LOGIR moves a step closer to the fleet



Jun 10, 2010

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The LOw-cost Guided Imaging Rocket (LOGIR) completed its concept demonstration phase in May with a successful launch and direct hit at the Naval Air Warfare Center Weapons Division (NAWCWD) Point Mugu sea range.

“It was our graduation exercise and it was a complete success,” said Howard McCauley, head of the Precision Guidance Office in NAWCWD’s Weapons and Energetics Department (4.7). “We have shown that the LOGIR concept is feasible and its technology is mature enough to transition into a program of record.”

The LOGIR demonstration was funded as part of the Office of Naval Research’s Future Naval Capabilities Low-Cost Imaging Terminal Seeker (LCITS) program and was executed by NAVAIR Code 4.7’s Emergent Weapons Concepts Division.

The test, called Guided Round #3 (GR #3), involved an air launch of a guided 2.75" rocket against a moving Fast Inshore Attack Craft (FIAC) target. An Air Test and Evaluation Squadron Three One (VX-31) AH-1W attack helicopter – equipped with a LOGIR Fire Control System and LOGIR Smart Launcher – served as the launch aircraft.

The pilot flew a run in at the target, brought the aircraft into a hover and then fired the weapon. Prior to firing, the target’s position and velocity vector were transferred to the weapon from the launcher. The weapon used that information to navigate to the target area, acquire the target, and then track the target. This tracking brought the inert rocket to a direct hit on the target almost dead center.

“The data from GR #3 is still being evaluated, but we do know that we have the correct system design and have validated some important components of our simulations,” McCauley said.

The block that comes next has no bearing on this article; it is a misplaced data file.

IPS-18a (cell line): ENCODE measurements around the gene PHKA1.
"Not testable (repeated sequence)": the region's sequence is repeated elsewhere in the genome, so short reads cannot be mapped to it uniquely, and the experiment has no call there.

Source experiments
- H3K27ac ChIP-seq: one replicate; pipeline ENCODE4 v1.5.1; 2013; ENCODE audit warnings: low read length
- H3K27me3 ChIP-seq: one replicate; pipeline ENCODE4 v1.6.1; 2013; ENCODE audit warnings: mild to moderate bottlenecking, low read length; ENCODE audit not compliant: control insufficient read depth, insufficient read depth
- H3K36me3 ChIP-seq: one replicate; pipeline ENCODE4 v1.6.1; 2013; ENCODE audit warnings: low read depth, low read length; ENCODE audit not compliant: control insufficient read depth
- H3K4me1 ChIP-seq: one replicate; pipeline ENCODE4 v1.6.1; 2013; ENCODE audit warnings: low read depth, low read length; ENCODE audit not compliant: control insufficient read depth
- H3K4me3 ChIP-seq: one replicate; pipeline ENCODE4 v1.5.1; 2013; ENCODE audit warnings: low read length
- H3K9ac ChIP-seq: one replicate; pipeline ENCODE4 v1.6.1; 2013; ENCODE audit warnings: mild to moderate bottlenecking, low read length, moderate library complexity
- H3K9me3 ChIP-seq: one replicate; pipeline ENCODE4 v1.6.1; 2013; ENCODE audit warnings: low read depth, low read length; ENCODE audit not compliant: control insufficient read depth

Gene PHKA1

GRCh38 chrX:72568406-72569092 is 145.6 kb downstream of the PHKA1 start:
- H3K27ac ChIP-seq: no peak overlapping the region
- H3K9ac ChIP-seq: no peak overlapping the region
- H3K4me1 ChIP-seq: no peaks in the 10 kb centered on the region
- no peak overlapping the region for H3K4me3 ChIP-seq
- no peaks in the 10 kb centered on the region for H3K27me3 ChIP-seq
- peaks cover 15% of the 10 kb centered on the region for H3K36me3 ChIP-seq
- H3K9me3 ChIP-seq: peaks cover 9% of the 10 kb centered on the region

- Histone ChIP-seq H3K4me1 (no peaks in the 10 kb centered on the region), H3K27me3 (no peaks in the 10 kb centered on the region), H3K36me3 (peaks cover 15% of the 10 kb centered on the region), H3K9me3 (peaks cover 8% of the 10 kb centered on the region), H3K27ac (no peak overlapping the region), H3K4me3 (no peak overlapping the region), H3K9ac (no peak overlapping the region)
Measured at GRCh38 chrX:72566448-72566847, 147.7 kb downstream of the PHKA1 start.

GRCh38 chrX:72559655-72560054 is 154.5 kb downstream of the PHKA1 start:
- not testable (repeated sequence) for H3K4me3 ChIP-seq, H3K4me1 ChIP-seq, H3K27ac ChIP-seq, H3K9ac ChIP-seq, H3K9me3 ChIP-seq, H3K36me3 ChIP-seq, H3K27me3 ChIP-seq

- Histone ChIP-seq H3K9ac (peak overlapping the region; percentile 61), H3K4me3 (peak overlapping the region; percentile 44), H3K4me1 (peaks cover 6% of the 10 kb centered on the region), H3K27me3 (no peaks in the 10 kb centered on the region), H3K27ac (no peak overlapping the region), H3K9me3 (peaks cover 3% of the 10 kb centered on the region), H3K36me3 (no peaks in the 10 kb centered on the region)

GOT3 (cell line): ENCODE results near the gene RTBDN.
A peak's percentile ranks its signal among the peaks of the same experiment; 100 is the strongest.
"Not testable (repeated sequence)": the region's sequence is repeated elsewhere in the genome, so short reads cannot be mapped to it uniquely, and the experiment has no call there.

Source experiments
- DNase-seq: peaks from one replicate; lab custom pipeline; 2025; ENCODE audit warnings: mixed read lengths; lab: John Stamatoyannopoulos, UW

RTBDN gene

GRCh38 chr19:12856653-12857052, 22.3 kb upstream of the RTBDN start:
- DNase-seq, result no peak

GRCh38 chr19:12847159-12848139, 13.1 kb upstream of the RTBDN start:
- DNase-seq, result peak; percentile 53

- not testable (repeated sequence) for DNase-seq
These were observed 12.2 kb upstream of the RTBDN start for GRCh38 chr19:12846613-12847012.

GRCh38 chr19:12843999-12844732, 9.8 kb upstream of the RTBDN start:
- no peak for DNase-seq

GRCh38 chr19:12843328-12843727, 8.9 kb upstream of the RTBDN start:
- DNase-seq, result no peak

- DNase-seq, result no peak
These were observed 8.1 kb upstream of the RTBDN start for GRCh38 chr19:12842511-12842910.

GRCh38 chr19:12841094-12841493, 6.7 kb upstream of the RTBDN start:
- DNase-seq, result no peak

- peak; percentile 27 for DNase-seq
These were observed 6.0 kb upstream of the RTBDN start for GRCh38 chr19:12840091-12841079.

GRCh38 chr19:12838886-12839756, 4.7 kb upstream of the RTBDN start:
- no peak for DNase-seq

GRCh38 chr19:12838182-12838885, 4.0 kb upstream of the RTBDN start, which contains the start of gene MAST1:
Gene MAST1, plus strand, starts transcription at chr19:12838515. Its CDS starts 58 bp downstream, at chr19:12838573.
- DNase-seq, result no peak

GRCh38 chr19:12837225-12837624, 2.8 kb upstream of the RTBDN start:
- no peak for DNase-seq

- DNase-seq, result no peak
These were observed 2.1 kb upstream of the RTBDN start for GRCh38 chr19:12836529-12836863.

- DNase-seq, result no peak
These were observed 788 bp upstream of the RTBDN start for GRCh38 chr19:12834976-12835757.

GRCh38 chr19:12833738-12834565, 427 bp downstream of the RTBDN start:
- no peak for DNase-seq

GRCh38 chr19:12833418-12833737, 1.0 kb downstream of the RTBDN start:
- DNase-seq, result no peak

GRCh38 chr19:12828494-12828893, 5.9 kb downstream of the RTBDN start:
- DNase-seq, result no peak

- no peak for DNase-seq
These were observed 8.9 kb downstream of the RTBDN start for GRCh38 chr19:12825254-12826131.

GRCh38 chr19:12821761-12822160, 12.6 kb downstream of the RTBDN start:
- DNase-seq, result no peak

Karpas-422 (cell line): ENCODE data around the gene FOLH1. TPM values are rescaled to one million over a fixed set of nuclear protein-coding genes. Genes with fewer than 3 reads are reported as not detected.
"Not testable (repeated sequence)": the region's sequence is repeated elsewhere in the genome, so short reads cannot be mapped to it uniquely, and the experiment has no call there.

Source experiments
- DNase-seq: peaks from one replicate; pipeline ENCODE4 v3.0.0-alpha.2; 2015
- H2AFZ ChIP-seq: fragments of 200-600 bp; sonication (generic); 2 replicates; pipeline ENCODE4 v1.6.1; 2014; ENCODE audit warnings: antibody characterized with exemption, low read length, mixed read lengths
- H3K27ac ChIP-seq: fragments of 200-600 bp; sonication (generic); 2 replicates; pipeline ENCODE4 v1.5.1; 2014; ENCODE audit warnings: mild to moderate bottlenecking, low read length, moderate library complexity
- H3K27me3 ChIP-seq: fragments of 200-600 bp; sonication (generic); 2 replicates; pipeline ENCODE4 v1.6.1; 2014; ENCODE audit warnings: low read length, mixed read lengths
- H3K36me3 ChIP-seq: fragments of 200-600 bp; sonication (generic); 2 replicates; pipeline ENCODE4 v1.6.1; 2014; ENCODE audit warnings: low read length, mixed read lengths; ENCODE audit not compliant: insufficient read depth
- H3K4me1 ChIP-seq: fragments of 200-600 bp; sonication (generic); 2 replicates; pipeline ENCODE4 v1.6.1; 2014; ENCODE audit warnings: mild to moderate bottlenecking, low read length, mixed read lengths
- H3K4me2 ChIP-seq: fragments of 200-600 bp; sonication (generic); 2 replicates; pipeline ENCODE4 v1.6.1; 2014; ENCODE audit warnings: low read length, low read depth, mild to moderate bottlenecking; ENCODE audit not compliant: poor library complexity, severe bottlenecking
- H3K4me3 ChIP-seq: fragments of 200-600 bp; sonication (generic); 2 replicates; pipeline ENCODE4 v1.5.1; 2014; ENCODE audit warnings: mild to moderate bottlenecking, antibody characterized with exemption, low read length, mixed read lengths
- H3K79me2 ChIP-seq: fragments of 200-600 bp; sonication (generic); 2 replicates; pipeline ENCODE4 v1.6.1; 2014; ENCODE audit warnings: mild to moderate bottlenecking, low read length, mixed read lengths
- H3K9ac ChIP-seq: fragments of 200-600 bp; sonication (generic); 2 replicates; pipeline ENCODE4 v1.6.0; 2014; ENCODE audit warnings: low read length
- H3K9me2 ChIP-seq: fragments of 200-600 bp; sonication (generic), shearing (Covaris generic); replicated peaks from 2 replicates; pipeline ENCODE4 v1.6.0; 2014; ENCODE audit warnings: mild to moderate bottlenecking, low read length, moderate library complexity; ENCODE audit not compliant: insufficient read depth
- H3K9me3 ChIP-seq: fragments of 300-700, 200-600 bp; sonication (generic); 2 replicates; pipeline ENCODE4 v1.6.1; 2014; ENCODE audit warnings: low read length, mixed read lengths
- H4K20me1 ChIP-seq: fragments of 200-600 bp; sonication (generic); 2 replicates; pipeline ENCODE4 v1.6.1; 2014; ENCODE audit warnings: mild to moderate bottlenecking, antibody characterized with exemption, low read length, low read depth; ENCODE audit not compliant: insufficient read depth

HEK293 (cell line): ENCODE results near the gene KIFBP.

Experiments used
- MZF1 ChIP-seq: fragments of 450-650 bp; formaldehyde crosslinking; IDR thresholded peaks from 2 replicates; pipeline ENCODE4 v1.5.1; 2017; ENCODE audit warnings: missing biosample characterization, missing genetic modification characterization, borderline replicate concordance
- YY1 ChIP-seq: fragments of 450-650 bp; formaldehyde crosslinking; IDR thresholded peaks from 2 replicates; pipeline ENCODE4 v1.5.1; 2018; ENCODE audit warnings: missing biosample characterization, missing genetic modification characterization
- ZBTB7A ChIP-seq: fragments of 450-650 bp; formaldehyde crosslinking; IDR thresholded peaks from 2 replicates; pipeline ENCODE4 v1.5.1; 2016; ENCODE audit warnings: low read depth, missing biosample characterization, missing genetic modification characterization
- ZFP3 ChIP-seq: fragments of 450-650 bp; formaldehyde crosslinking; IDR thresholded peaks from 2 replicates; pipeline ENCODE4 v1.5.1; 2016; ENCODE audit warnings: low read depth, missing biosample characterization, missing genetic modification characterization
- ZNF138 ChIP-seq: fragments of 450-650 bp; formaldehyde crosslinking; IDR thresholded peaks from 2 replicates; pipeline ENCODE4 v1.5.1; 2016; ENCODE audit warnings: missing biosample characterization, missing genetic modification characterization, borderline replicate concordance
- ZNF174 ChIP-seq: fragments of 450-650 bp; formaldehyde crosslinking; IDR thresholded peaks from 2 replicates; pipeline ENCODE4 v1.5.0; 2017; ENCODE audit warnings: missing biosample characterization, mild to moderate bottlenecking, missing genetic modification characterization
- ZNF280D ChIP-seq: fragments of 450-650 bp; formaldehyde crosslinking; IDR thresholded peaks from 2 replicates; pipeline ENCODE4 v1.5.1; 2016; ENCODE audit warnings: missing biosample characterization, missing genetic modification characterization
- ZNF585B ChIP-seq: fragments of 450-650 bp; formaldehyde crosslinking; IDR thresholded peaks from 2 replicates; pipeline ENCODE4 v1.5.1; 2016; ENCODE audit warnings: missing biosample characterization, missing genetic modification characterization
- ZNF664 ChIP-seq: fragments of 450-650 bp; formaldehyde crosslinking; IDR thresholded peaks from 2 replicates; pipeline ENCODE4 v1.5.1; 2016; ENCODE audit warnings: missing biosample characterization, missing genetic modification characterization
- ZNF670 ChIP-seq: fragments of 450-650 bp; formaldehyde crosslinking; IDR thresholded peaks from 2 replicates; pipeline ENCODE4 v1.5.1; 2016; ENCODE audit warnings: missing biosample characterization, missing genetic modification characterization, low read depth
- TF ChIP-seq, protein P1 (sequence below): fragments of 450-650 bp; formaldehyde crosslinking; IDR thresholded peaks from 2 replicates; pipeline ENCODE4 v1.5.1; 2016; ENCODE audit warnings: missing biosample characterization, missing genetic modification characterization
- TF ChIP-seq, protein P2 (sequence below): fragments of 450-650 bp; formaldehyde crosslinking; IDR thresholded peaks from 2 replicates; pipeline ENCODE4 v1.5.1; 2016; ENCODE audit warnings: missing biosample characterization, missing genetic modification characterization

GR #3 officially shifted the LOGIR project from LCITS into the Medusa Joint Capability Technology Demonstration phase. A Military Utility Assessment will be conducted during Medusa to further LOGIR along the path to fleet introduction.

LOGIR was conceived in 1999 when the need for a capability to defeat small, moving maritime targets was identified. With support from the Defense Advanced Research Projects Agency, Office of the Secretary of Defense and ONR, the LOGIR team conducted a series of successful tests gradually demonstrating critical elements of the concept. The Republic of Korea also teamed with the U.S. in this co-development between the two countries, which helped to improve the LOGIR system’s aerodynamic performance and to lower the overall design cost.

“Because of a true team effort from all of our partners, LOGIR will provide an important capability for the fleet to defeat the FIAC threat,” McCauley said.


U.S. Navy Photo

An Air Test and Evaluation Squadron Three One AH-1W attack helicopter launches a LOw-cost Guided Imaging Rocket (LOGIR) during a test at the NAWCWD Point Mugu sea range in May.

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